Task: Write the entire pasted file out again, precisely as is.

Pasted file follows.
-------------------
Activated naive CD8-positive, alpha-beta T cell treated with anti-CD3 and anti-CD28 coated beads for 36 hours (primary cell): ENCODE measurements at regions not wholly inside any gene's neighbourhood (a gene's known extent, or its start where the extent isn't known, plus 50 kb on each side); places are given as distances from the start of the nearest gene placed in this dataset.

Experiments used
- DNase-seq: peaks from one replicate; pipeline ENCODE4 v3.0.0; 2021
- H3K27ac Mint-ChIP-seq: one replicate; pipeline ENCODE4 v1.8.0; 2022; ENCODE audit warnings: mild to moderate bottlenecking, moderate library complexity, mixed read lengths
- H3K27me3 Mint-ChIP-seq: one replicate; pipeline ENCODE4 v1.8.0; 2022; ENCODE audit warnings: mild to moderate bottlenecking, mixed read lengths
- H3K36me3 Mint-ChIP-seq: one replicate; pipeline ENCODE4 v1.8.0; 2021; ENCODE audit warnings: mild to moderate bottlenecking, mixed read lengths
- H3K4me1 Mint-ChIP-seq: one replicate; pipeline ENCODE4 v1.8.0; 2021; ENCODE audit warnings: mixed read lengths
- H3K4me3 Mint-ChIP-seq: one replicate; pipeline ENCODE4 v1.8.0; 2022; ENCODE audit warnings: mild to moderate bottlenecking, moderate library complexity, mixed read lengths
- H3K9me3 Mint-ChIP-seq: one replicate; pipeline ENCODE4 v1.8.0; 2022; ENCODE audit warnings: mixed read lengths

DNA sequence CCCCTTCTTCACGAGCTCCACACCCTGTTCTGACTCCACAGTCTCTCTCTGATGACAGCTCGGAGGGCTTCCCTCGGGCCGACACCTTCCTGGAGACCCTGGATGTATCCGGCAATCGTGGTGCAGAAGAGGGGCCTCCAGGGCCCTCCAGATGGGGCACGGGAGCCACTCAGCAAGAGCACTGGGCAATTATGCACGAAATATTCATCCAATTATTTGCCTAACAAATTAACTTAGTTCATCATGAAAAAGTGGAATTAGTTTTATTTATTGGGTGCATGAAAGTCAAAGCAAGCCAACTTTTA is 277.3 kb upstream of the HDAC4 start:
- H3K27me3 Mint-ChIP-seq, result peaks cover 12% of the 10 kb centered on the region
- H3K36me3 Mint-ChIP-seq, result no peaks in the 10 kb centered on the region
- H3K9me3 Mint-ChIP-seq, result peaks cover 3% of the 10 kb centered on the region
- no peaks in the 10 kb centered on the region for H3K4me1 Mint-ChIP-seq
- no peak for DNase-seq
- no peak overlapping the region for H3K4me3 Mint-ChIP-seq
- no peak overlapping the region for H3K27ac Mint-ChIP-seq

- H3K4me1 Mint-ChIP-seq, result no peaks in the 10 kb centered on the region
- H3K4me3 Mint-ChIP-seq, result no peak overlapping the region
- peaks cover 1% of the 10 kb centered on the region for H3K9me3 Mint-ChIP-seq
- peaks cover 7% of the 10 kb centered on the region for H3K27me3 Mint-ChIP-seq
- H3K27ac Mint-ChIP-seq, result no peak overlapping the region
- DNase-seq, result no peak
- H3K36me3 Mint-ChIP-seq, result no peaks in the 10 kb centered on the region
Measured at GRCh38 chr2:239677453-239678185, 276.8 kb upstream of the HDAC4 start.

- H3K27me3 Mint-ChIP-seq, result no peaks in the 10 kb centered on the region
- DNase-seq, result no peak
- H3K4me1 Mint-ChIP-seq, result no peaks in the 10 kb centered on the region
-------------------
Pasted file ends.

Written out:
Activated naive CD8-positive, alpha-beta T cell treated with anti-CD3 and anti-CD28 coated beads for 36 hours (primary cell): ENCODE measurements at regions not wholly inside any gene's neighbourhood (a gene's known extent, or its start where the extent isn't known, plus 50 kb on each side); places are given as distances from the start of the nearest gene placed in this dataset.

Experiments used
- DNase-seq: peaks from one replicate; pipeline ENCODE4 v3.0.0; 2021
- H3K27ac Mint-ChIP-seq: one replicate; pipeline ENCODE4 v1.8.0; 2022; ENCODE audit warnings: mild to moderate bottlenecking, moderate library complexity, mixed read lengths
- H3K27me3 Mint-ChIP-seq: one replicate; pipeline ENCODE4 v1.8.0; 2022; ENCODE audit warnings: mild to moderate bottlenecking, mixed read lengths
- H3K36me3 Mint-ChIP-seq: one replicate; pipeline ENCODE4 v1.8.0; 2021; ENCODE audit warnings: mild to moderate bottlenecking, mixed read lengths
- H3K4me1 Mint-ChIP-seq: one replicate; pipeline ENCODE4 v1.8.0; 2021; ENCODE audit warnings: mixed read lengths
- H3K4me3 Mint-ChIP-seq: one replicate; pipeline ENCODE4 v1.8.0; 2022; ENCODE audit warnings: mild to moderate bottlenecking, moderate library complexity, mixed read lengths
- H3K9me3 Mint-ChIP-seq: one replicate; pipeline ENCODE4 v1.8.0; 2022; ENCODE audit warnings: mixed read lengths

DNA sequence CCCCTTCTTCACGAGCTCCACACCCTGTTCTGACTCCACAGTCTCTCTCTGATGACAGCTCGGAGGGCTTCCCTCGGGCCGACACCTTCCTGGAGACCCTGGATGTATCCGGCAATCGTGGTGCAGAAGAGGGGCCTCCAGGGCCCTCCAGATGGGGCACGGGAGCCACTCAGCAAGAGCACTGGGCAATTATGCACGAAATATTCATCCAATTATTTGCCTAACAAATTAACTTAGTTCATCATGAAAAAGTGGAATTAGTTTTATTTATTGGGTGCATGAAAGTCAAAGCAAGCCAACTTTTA is 277.3 kb upstream of the HDAC4 start:
- H3K27me3 Mint-ChIP-seq, result peaks cover 12% of the 10 kb centered on the region
- H3K36me3 Mint-ChIP-seq, result no peaks in the 10 kb centered on the region
- H3K9me3 Mint-ChIP-seq, result peaks cover 3% of the 10 kb centered on the region
- no peaks in the 10 kb centered on the region for H3K4me1 Mint-ChIP-seq
- no peak for DNase-seq
- no peak overlapping the region for H3K4me3 Mint-ChIP-seq
- no peak overlapping the region for H3K27ac Mint-ChIP-seq

- H3K4me1 Mint-ChIP-seq, result no peaks in the 10 kb centered on the region
- H3K4me3 Mint-ChIP-seq, result no peak overlapping the region
- peaks cover 1% of the 10 kb centered on the region for H3K9me3 Mint-ChIP-seq
- peaks cover 7% of the 10 kb centered on the region for H3K27me3 Mint-ChIP-seq
- H3K27ac Mint-ChIP-seq, result no peak overlapping the region
- DNase-seq, result no peak
- H3K36me3 Mint-ChIP-seq, result no peaks in the 10 kb centered on the region
Measured at GRCh38 chr2:239677453-239678185, 276.8 kb upstream of the HDAC4 start.

- H3K27me3 Mint-ChIP-seq, result no peaks in the 10 kb centered on the region
- DNase-seq, result no peak
- H3K4me1 Mint-ChIP-seq, result no peaks in the 10 kb centered on the region